Although there is the premise of the rogue individual starting WW3,  most folks are unaware of the rogue individual who prevented WW3. There are at least two Soviet officers (here and here) who, when given the opportunity to allow a some fissionable matter to do its thing, said nyet and prevented what might have been the start of WW3.

Interestingly, once you start looking into these sorts of matters you discover there have been quite a few times that we’ve been just a phone call and a button press away from having a nuclear exchange. Nowdays I suspect the incidence of nuclear war is fairly low but the risk of nuclear attack is unchanged or perhaps a bit higher. Somewhere there is a cargo container with a couple nuclear artillery shells in it just waiting to go through the Port of Seattle or somewhere similar. I mean, you look at the numbers and you realize there is a huge amount of smaller, less dramatic nuclear devices out there…man-portable stuff that some zealot can stuff in the back of a Cessna 182 and detonate over pretty much anywhere. There’s a lot of those little nukes out there..artillery shells, torpedoes, ‘special weapons’, demolition packages, etc, etc….stuff that fits into a 55-gallon drum or smaller.

Anyway, an interesting article for those of us who have an interest in control (or lack thereof) of these sorts of things.

 

 

Links – Cold War History sites

Two websites about Cold War facilities and fallout shelters.

Coldwar-Ct.com

Massachusetts Cold War History Site

Both sites feature pictures and small histories of various fallout shelters and other ‘doomsday’ real estate. One thing I found interesting and that I was unaware of was that the .gov had, in some cases, built small shelters for radio stations to allow them to continue to broadcast in a crisis. I never knew that.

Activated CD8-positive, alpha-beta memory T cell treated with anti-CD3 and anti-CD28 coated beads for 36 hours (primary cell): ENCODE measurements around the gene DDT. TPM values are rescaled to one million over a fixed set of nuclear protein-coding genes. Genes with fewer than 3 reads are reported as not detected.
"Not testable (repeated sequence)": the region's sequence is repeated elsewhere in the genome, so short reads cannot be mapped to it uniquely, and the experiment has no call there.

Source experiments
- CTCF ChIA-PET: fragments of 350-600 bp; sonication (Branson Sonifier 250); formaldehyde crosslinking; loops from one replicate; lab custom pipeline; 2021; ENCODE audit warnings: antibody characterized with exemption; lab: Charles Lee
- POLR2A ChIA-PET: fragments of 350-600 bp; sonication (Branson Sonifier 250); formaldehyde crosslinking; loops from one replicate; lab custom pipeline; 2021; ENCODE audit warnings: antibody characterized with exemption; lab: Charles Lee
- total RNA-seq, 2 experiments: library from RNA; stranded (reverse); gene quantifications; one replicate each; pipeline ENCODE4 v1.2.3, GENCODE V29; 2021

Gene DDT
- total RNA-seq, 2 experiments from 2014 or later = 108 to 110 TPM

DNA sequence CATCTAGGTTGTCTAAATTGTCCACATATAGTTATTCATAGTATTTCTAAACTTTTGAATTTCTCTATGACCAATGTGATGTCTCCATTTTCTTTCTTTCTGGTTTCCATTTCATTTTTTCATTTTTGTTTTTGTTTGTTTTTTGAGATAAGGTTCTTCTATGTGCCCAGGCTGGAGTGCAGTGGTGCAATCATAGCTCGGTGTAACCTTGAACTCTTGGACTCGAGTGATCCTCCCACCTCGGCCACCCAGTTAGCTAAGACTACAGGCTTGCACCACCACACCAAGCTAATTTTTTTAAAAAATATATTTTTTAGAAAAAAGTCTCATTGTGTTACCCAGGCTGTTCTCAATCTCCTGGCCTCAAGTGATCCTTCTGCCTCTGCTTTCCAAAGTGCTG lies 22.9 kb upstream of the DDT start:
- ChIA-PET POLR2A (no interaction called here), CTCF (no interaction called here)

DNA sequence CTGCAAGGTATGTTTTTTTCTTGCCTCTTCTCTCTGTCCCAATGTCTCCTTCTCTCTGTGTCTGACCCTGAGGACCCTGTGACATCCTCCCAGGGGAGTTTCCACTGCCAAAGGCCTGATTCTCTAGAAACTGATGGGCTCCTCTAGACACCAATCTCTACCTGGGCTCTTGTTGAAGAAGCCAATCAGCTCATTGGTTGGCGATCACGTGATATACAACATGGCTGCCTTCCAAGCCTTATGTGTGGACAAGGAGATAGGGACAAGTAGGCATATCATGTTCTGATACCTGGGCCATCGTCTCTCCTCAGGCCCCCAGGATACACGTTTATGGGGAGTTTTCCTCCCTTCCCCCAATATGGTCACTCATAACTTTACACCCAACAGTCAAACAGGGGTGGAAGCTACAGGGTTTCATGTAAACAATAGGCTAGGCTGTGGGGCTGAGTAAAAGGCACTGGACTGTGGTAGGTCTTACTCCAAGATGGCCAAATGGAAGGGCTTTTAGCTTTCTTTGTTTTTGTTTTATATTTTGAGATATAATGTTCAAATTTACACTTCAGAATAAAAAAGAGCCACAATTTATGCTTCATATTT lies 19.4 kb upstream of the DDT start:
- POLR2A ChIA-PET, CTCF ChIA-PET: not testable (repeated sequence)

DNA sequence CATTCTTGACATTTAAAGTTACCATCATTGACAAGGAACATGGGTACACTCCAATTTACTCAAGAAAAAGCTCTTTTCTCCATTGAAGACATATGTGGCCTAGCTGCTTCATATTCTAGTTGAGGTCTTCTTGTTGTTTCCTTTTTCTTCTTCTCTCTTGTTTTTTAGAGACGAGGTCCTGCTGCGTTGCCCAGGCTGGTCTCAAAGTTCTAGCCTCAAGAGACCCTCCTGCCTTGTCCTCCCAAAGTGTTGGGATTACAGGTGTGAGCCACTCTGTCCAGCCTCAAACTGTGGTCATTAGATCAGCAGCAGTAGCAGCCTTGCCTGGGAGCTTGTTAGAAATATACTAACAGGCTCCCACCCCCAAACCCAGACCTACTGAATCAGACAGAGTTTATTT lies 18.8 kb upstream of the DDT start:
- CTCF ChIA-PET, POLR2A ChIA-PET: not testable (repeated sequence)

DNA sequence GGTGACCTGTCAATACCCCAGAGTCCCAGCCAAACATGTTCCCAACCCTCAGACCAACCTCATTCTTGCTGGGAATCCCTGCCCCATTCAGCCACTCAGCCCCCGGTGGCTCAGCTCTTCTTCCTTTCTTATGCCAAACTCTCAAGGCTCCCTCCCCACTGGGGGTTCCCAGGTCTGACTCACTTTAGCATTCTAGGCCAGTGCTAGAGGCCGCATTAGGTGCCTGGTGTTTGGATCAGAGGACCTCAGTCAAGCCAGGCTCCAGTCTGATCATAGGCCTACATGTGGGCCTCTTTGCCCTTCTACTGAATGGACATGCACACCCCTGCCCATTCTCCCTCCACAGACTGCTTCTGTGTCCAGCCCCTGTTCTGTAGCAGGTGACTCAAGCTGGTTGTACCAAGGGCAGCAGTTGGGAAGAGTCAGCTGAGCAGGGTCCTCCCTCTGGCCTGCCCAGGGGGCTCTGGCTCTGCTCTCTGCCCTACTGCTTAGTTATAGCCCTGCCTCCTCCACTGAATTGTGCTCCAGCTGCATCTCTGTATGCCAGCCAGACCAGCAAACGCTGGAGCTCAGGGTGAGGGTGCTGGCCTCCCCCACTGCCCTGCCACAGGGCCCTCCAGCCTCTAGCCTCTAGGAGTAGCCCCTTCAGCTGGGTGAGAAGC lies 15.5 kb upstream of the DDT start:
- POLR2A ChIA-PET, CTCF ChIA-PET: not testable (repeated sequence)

The pictures of the hardened communication facilities is interesting as well. Having gotten to explore a couple of those microwave relay outposts, I can tell you that for the era they were built in they were very serious about survivability.

Anyway, entertaining links with some fascinating pictures…I especially enjoyed this series. Every now and then these facilities come up for sale. You’d have to spend some serious coin on your own to come up with an equal level of protection.

Article – Mussolini air raid shelter opens to tourists

Seventy years old and it appears in better shape than many more recently made bomb shelters I’ve seen.

ROME (AP) — A Roman villa’s wine cellar, which was converted into an air raid shelter for Benito Mussolini and the Italian dictator’s family, is opening its anti-gas, double steel doors to tourists.

The shelter was quickly constructed in 1940, after the outbreak of World War II, in what had once been the wine cellar of a noble family who lived there before Mussolini took up residence during his Fascist rule.

Visitors at a preview Saturday saw the iron-rung ladder used for emergency exits and a rusting contraption to purify air in case of a gas attack. A label on the apparatus was dated November 1940 in Roman numerals, in keeping with Mussolini’s style of evoking the ancient Roman empire’s glory days as inspiration for his own rule.

I enjoy seeing these older shelters when they turn up. Part of the attraction is that many of them were quite effective but were built, necessarily, using materials and techniques of the time. With modern techniques, materials, and equipment you could build something better, faster, and probably cheaper. But if all you have is 1930’s technology you can still build something like that. I find that a bit reassuring.